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J Pharmacol Exp Ther. 1989 Jul;250(1):1-8.

Potency of infused spinal antinociceptive agents is inversely related to magnitude of tolerance after continuous infusion.

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  • 1Department of Pharmacology, Mayo Clinic, Rochester, Minnesota.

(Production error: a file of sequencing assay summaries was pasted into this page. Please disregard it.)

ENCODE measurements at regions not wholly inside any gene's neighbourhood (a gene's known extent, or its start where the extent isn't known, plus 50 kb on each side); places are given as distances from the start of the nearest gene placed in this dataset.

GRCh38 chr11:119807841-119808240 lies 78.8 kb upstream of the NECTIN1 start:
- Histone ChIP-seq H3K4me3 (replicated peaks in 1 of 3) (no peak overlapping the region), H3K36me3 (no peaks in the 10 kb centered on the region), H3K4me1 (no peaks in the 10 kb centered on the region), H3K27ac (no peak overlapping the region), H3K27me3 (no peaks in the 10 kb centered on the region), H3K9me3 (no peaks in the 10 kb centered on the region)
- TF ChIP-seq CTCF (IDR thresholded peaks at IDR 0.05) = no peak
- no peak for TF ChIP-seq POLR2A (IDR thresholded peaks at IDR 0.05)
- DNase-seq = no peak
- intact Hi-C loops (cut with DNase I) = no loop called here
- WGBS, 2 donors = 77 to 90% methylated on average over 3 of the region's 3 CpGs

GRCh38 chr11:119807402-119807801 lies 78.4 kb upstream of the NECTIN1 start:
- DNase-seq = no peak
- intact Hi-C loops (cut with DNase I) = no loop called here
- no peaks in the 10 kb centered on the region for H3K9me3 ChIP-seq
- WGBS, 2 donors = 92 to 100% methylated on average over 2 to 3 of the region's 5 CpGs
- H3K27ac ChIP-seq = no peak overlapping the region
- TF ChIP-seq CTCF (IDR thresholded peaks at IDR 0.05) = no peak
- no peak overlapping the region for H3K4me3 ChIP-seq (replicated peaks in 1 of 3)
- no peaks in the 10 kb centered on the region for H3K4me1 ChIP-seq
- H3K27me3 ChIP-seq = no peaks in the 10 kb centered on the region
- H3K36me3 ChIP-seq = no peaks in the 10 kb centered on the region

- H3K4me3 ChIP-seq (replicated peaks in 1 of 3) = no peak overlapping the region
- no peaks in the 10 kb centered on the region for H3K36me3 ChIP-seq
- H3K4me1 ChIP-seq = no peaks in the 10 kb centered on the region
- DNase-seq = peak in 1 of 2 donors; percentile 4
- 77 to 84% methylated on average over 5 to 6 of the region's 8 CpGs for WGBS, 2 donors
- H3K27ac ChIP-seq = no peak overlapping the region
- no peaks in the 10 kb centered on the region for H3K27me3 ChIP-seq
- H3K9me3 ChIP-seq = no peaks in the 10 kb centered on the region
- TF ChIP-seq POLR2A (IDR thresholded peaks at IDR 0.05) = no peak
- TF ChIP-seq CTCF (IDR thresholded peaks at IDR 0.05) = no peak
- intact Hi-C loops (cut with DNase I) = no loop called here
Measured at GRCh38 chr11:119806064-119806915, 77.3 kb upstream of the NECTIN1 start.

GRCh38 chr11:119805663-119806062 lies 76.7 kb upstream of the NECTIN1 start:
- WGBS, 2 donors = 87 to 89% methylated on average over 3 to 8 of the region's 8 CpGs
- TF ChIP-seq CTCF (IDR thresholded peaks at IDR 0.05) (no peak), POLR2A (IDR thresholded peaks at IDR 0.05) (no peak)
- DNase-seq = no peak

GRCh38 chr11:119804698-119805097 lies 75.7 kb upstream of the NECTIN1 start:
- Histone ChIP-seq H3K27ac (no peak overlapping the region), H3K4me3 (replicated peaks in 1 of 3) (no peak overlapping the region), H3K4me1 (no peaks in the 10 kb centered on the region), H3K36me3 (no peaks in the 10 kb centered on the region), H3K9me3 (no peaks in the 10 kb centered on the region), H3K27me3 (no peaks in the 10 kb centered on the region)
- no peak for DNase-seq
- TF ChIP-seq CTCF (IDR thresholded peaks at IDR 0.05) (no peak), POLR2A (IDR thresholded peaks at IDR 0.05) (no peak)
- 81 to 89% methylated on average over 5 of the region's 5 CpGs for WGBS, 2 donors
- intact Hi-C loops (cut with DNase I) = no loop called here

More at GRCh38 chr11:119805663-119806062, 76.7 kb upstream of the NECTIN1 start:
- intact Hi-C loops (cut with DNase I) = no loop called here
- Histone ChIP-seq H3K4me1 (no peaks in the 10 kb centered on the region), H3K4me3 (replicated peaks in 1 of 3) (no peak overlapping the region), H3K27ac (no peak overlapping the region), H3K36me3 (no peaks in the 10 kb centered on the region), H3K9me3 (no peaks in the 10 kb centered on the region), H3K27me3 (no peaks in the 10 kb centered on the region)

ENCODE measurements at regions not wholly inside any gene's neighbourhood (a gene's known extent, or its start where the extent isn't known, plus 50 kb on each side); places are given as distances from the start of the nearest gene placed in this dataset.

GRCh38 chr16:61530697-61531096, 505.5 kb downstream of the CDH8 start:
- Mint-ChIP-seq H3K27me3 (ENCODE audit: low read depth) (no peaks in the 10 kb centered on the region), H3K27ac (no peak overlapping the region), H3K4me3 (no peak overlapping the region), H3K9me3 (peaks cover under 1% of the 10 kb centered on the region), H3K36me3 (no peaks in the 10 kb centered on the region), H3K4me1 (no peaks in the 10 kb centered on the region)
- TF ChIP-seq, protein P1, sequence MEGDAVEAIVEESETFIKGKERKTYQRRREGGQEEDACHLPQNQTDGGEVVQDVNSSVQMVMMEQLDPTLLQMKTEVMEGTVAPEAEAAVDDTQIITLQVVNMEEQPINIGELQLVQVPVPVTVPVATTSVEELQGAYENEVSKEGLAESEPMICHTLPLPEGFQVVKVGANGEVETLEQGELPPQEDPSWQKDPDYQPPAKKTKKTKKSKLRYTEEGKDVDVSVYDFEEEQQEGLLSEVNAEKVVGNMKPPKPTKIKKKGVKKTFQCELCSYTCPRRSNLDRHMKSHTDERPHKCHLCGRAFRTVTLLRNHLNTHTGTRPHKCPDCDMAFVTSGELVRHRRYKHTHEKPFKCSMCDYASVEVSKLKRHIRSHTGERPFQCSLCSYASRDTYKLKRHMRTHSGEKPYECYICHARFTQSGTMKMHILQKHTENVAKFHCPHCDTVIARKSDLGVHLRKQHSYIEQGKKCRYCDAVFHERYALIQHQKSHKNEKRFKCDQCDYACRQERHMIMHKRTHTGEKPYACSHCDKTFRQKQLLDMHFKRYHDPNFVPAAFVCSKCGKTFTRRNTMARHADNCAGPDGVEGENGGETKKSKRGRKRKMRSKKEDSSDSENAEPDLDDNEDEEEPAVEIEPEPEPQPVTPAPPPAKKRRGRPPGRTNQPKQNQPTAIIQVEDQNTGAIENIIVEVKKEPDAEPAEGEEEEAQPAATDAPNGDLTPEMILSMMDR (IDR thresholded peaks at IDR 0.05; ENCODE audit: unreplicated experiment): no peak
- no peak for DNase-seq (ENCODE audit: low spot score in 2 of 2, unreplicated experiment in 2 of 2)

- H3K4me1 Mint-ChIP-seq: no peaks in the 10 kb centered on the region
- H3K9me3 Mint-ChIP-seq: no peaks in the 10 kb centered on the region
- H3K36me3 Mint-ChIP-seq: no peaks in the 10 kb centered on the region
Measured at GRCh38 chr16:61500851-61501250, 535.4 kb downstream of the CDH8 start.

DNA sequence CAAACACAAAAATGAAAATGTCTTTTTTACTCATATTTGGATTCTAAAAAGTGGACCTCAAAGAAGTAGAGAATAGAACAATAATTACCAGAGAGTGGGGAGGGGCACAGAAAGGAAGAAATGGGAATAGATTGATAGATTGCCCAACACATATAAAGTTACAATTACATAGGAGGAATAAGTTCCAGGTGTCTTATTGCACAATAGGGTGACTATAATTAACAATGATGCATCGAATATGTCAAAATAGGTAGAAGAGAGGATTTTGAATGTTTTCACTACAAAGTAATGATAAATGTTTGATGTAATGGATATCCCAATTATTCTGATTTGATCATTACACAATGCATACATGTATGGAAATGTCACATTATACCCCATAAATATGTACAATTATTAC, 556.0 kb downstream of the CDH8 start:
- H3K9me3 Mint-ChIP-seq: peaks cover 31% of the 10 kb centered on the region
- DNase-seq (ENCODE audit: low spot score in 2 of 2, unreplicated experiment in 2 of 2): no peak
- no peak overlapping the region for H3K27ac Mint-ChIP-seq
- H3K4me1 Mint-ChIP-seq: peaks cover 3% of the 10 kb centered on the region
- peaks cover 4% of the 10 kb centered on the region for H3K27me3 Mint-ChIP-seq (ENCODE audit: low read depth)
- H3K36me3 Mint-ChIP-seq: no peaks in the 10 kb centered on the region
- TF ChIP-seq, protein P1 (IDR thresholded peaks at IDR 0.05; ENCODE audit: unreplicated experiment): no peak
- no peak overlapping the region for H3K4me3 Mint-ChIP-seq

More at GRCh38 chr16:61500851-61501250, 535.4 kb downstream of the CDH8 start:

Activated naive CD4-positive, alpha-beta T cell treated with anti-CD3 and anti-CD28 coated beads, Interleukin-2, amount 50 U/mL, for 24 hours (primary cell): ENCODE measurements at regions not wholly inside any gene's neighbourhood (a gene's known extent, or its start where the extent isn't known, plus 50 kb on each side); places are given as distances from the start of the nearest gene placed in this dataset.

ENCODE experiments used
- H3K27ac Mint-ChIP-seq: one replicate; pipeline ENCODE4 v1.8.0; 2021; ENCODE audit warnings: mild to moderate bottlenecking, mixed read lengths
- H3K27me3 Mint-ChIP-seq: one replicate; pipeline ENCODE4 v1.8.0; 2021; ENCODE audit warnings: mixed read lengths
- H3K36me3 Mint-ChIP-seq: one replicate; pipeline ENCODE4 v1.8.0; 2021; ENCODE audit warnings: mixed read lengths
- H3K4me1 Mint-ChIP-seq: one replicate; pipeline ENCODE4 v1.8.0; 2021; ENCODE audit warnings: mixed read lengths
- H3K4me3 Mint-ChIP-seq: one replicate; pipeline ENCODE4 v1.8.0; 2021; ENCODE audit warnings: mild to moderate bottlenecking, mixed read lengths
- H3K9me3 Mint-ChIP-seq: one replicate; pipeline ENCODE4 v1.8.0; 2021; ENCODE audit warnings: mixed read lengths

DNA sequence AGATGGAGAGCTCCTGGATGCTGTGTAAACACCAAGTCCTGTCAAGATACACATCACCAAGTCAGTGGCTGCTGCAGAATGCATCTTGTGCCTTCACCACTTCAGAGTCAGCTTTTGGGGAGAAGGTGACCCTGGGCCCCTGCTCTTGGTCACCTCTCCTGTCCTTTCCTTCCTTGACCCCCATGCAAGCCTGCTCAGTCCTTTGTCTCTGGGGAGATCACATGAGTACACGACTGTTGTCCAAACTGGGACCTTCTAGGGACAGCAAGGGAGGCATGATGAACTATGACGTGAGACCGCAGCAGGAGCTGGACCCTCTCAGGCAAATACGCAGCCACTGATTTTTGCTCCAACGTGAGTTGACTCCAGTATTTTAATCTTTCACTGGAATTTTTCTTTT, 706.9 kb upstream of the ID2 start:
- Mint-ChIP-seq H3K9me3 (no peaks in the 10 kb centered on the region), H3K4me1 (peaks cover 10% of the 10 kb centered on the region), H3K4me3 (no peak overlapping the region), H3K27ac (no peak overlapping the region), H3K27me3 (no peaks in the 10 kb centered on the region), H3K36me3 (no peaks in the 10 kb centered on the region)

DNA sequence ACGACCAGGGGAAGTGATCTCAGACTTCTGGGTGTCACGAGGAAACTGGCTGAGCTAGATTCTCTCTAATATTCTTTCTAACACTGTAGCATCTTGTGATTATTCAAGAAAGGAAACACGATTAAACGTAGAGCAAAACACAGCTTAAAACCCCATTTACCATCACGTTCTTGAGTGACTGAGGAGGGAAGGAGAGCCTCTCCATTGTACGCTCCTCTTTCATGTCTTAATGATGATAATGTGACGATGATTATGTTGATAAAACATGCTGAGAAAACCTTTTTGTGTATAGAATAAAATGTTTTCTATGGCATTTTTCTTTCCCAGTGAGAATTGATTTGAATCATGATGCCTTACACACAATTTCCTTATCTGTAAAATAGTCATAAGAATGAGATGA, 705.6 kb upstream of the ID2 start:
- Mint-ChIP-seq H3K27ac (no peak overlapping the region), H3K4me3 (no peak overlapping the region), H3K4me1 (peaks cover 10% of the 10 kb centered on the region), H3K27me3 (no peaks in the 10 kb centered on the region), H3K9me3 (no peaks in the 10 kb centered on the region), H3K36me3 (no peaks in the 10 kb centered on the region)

By employing a constant-rate (1 microliter/hr) constant-dose intrathecal infusion pump in rats, groups received a 7-day infusion of one of three concentrations (in nmol/hr) of each of the following receptor preferring ligands: morphine (mu: 2, 6, 20), sufentanil (mu: 0.06, 0.2, 0.6), DAMGO (mu: 0.1, 0.3, 1.0), DADLE (delta: 2, 6, 20) or ST-91 (alpha-2: 3, 10, 30). On day 7 the magnitude of tolerance was assessed by establishing i.t. dose-response curves for the effect of the chronic drug given as a bolus. Each infused animal was used for one bolus injection. It was observed that for all drugs, a parallel rightward shift in the dose-response curve was produced with the degree of shift proportional to the log of the infusion dose. Of particular significance was the finding that drugs differed significantly in the magnitude of the shift produced by the chronic infusion of equieffective concentrations. Thus, at the intermediate infusion dose, the degree of the shift in the bolus dose-response curve (i.e., magnitude of tolerance) for morphine, DADLE, ST-91, DAMGO and sufentanil was 55, 46, 29, 7 and 2, respectively. These data are interpreted to suggest that agents with high potency and a significant receptor reserve will produce a smaller shift in the dose-response curve (e.g., sufentanil and DAMGO) than the similar infusion of an equieffective dose of another agent with less potency and a smaller population of spare receptors (morphine).

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